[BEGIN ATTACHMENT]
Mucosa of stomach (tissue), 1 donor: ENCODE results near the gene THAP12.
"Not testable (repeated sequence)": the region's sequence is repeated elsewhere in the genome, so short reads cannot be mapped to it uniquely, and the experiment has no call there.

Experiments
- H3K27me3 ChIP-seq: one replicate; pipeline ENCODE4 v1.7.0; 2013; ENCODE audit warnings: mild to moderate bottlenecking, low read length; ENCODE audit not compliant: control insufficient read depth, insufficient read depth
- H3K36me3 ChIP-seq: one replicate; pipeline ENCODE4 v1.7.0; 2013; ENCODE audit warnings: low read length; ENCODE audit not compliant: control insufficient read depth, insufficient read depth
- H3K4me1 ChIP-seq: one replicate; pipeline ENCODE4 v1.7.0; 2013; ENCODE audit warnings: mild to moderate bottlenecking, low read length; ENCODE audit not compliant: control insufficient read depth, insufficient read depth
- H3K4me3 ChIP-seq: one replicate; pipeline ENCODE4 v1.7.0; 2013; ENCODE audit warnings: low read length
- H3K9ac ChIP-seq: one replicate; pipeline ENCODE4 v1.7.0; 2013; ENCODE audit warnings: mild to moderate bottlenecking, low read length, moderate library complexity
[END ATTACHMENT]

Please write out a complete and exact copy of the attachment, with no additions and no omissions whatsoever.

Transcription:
Mucosa of stomach (tissue), 1 donor: ENCODE results near the gene THAP12.
"Not testable (repeated sequence)": the region's sequence is repeated elsewhere in the genome, so short reads cannot be mapped to it uniquely, and the experiment has no call there.

Experiments
- H3K27me3 ChIP-seq: one replicate; pipeline ENCODE4 v1.7.0; 2013; ENCODE audit warnings: mild to moderate bottlenecking, low read length; ENCODE audit not compliant: control insufficient read depth, insufficient read depth
- H3K36me3 ChIP-seq: one replicate; pipeline ENCODE4 v1.7.0; 2013; ENCODE audit warnings: low read length; ENCODE audit not compliant: control insufficient read depth, insufficient read depth
- H3K4me1 ChIP-seq: one replicate; pipeline ENCODE4 v1.7.0; 2013; ENCODE audit warnings: mild to moderate bottlenecking, low read length; ENCODE audit not compliant: control insufficient read depth, insufficient read depth
- H3K4me3 ChIP-seq: one replicate; pipeline ENCODE4 v1.7.0; 2013; ENCODE audit warnings: low read length
- H3K9ac ChIP-seq: one replicate; pipeline ENCODE4 v1.7.0; 2013; ENCODE audit warnings: mild to moderate bottlenecking, low read length, moderate library complexity